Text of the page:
Mary Heilmann | Inspiration

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EXCLUSIVE: In her Long Island studio, Mary Heilmann discusses two inspirations for her work: tea bowls that adhere to the Japanese aesthetic philosophy of Wabi-sabi and the cartoon color pallette used in The Simpsons television show. Heilmann contrasts her working method with that of the Abtract Expressionists, preferring to find “the easiest way to do it” which often involves thinking through the compositions and colors with a computer. The video features ceramics and paintings installed as part of the artist’s traveling retrospective To Be Someone at the New Museum and the Wexner Center for the Arts.

For every piece of Mary Heilmann’s work—abstract paintings, ceramics, and furniture—there is a backstory. Imbued with recollections, stories spun from her imagination, and references to music, aesthetic influences, and dreams, her paintings are like meditations or icons. Her compositions are often hybrid spatial environments that juxtapose two- and three-dimensional renderings in a single frame, join several canvases into new works, or create diptychs of paintings and photographs in the form of prints, slideshows, and videos. Heilmann sometimes installs her paintings alongside chairs and benches that she builds by hand, an open invitation for viewers to socialize and contemplate her work communally.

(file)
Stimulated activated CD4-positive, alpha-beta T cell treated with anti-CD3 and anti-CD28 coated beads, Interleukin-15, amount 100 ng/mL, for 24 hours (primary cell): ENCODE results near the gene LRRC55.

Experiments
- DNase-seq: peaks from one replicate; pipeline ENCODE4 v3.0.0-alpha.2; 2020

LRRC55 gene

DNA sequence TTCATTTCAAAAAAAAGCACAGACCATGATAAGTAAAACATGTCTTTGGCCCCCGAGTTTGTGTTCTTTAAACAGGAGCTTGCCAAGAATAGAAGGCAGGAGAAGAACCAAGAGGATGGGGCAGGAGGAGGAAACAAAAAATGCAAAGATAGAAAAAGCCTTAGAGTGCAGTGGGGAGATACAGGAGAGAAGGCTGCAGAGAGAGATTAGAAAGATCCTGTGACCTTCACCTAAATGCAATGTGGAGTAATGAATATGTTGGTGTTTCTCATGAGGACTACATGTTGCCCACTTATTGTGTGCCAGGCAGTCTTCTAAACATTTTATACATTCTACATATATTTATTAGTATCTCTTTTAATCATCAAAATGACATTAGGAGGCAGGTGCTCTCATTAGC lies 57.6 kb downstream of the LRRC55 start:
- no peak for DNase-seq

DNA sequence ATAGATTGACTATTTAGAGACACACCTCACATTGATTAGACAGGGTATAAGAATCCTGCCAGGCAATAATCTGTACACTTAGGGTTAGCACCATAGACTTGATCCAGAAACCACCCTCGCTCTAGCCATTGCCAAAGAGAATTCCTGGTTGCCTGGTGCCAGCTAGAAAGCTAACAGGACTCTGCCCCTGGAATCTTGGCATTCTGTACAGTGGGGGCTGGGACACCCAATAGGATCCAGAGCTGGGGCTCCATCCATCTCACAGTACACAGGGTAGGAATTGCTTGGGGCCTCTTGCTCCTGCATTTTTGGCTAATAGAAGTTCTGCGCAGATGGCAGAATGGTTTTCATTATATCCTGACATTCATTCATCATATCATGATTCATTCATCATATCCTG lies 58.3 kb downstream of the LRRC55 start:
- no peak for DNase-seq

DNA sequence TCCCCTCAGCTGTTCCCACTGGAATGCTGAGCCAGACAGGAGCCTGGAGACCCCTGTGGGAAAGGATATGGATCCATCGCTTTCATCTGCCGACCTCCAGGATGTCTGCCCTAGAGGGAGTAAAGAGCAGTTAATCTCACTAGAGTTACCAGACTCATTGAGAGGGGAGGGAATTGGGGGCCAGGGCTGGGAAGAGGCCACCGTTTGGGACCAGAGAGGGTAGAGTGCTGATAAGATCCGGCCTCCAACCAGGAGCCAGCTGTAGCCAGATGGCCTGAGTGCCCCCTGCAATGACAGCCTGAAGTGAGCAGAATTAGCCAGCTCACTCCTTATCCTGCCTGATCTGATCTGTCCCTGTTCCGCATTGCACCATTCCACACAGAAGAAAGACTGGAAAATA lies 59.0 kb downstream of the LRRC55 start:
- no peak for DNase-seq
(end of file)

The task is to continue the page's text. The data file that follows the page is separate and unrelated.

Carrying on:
Mary Heilmann is featured in the Season 5 (2009) episode Fantasy of the Art:21—Art in the Twenty-First Century television series on PBS. Watch the full episode online in the PBS Video portal (available for a limited time, through November 13, 2009).

VIDEO | Producer: Wesley Miller & Nick Ravich. Interview: Susan Sollins. Camera: Mark Falstad & Joel Shapiro. Sound: Roger Phenix. Editor: Paulo Padilha & Mark Sutton. Artwork Courtesy: Mary Heilmann. Special Thanks: Wexner Center for the Arts, Columbus, & The New Museum, New York.

Contributor
Jonathan Munar is the Director of Digital Media and Strategy at Art21, overseeing the organization's overall digital, Web, and social media presences. He edits and contributes to Art21's "Art 2.1" column.

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